The little fern's existence also touches on one of the larger questions in evolutionary biology: what are the relative contributions of gene flow (i.e. interbreeding) vs. the evolution of reproductive barriers to the generation of new species and thus biodiversity? Reproductive barriers are mechanisms that prevent interbreeding like pollinators that are specific to a species, particular mating dances or other rituals, or even cellular incompatibilities that terminate the formation of an embryo.
Interbreeding/gene flow tends to homogenize populations, while the formation of reproductive barriers permits local adaptation and the evolution of new species. Scientists already knew that in general (and unsurprisingly), the longer it has been since two groups of organisms separated, the greater the reproductive barriers between them. Usually, incompatibility occurs within a few million years. But the pace is not the same between different groups of organisms. The "incompatibility clock" ticks faster for fruit flies (no more than 4 million years to reproductive incompatibility) than for sun fish (37 million years under laboratory conditions; 15 million years in the wild).
Flowering plants seem to hybridize more readily than animals, but their incompatibility clocks seem to tick at about the same rate. Two grasses -- which are indeed flowering plants in spite of their lack of obvious flowers -- managed to hybridize after 14 million years apart, but that is the current record. Hence the scientists' surprise upon encountering Cystocarpium, whose parents' estrangement seemed to encompass a much longer span.
In contrast to plants that rely on indifferent forces of nature to mate, flowering plants often rely on animal pollinators, while animals rely on complex mate-recognition systems, both of which themselves are subject to rapid natural selection. Wind and water are not. The result is that organisms like ferns that rely on aquatic or aeronautic matchmaking are more subject to interbreeding (i.e. gene flow) and thus less likely to speciate. As a consequence, they are much less biodiverse. Indeed, several studies have found lower speciation rates in abiotically pollinated flowering plants compared with their biotically pollinated kin.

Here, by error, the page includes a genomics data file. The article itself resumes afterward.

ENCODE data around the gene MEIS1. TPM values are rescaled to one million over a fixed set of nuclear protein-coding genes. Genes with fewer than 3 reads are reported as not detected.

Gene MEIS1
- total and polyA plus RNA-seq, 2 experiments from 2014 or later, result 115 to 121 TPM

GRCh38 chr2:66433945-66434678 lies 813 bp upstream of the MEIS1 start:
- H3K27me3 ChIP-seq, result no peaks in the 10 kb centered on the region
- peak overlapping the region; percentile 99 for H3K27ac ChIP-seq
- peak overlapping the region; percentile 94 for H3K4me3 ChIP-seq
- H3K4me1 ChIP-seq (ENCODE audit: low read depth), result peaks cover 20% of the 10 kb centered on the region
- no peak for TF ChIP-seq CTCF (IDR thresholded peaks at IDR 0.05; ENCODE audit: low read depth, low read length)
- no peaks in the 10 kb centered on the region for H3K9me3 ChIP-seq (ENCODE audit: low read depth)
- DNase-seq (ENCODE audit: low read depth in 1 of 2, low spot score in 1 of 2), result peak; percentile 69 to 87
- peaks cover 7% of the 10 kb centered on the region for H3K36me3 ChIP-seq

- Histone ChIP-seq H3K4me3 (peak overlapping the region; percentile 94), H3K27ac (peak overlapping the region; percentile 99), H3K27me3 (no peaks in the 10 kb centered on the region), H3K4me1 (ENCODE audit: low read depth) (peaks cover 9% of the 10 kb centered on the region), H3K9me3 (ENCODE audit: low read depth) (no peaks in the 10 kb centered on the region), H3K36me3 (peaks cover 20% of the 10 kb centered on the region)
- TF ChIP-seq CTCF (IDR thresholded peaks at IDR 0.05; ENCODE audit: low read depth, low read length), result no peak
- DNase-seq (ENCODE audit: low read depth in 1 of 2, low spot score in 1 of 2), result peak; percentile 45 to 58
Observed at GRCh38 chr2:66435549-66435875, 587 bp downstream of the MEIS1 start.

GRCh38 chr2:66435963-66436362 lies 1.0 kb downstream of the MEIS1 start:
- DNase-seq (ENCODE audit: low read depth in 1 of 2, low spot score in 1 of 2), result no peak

This raises the intriguing possibility that the patterns of diversity we see today are not just driven by selection at the individual level, but also by selection operating at a higher level, a concept called "species selection" championed by Stephen Jay Gould, among others. If the idea has merit, the reason there are so many flowering plants and so few non-flowering plants may have nothing to do with any innate superiority or special fitness on the part of flowering plants'. Rather, it may simply be that the non-flowering plants have a lower birth rate of species.
As the authors put it, "One reason we live in a world with more than 250,000 species of flowering plants but only around 10,000 fern species (and approximately 1,000 gymnosperms, 1,200 lycophytes, 12,000 mosses, 9,000 liverworts, and 100 hornworts) may just be that populations of non-flowering lineages take longer to achieve complete genetic separation from one another because they have fewer mechanisms to prevent the sperm of one species from encountering the egg of another."
As such, Cystocarpium may provide strong evidence that more evolved and biodiverse is not necessarily better -- just different.
Rothfels C.J., Peter H. Hovenkamp, David L. Swofford, Harry C. Roskam, Christopher R. Fraser-Jenkins, Michael D. Windham & Kathleen M. Pryer (2015). Natural Hybridization between Genera That Diverged from Each Other Approximately 60 Million Years Ago, The American Naturalist, 185 (3) 433-442. DOI: http://dx.doi.org/10.1086/679662